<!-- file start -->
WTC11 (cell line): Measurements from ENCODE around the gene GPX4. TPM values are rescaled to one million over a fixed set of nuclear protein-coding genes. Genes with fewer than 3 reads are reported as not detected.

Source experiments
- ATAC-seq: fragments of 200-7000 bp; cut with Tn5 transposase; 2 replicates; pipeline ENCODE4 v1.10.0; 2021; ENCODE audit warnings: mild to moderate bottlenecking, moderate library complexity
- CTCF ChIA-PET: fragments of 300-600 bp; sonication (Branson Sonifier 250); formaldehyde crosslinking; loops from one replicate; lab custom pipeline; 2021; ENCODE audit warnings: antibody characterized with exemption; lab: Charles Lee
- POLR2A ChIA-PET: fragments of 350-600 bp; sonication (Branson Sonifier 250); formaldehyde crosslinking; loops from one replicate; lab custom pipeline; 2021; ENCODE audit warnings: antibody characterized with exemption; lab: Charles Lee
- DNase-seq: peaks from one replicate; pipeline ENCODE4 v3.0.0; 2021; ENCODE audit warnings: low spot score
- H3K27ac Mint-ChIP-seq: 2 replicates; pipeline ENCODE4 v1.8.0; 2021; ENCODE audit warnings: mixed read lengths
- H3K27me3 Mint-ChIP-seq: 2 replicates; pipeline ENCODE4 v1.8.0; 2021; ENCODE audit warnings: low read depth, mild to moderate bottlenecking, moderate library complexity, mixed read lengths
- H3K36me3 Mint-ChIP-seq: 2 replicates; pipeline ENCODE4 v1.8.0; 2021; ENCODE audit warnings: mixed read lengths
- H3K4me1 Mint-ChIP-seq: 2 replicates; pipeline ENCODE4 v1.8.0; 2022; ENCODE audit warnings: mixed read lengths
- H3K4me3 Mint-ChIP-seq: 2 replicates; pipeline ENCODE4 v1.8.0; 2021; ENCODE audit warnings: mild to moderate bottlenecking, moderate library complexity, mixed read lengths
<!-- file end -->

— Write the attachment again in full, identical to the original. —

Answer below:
WTC11 (cell line): Measurements from ENCODE around the gene GPX4. TPM values are rescaled to one million over a fixed set of nuclear protein-coding genes. Genes with fewer than 3 reads are reported as not detected.

Source experiments
- ATAC-seq: fragments of 200-7000 bp; cut with Tn5 transposase; 2 replicates; pipeline ENCODE4 v1.10.0; 2021; ENCODE audit warnings: mild to moderate bottlenecking, moderate library complexity
- CTCF ChIA-PET: fragments of 300-600 bp; sonication (Branson Sonifier 250); formaldehyde crosslinking; loops from one replicate; lab custom pipeline; 2021; ENCODE audit warnings: antibody characterized with exemption; lab: Charles Lee
- POLR2A ChIA-PET: fragments of 350-600 bp; sonication (Branson Sonifier 250); formaldehyde crosslinking; loops from one replicate; lab custom pipeline; 2021; ENCODE audit warnings: antibody characterized with exemption; lab: Charles Lee
- DNase-seq: peaks from one replicate; pipeline ENCODE4 v3.0.0; 2021; ENCODE audit warnings: low spot score
- H3K27ac Mint-ChIP-seq: 2 replicates; pipeline ENCODE4 v1.8.0; 2021; ENCODE audit warnings: mixed read lengths
- H3K27me3 Mint-ChIP-seq: 2 replicates; pipeline ENCODE4 v1.8.0; 2021; ENCODE audit warnings: low read depth, mild to moderate bottlenecking, moderate library complexity, mixed read lengths
- H3K36me3 Mint-ChIP-seq: 2 replicates; pipeline ENCODE4 v1.8.0; 2021; ENCODE audit warnings: mixed read lengths
- H3K4me1 Mint-ChIP-seq: 2 replicates; pipeline ENCODE4 v1.8.0; 2022; ENCODE audit warnings: mixed read lengths
- H3K4me3 Mint-ChIP-seq: 2 replicates; pipeline ENCODE4 v1.8.0; 2021; ENCODE audit warnings: mild to moderate bottlenecking, moderate library complexity, mixed read lengths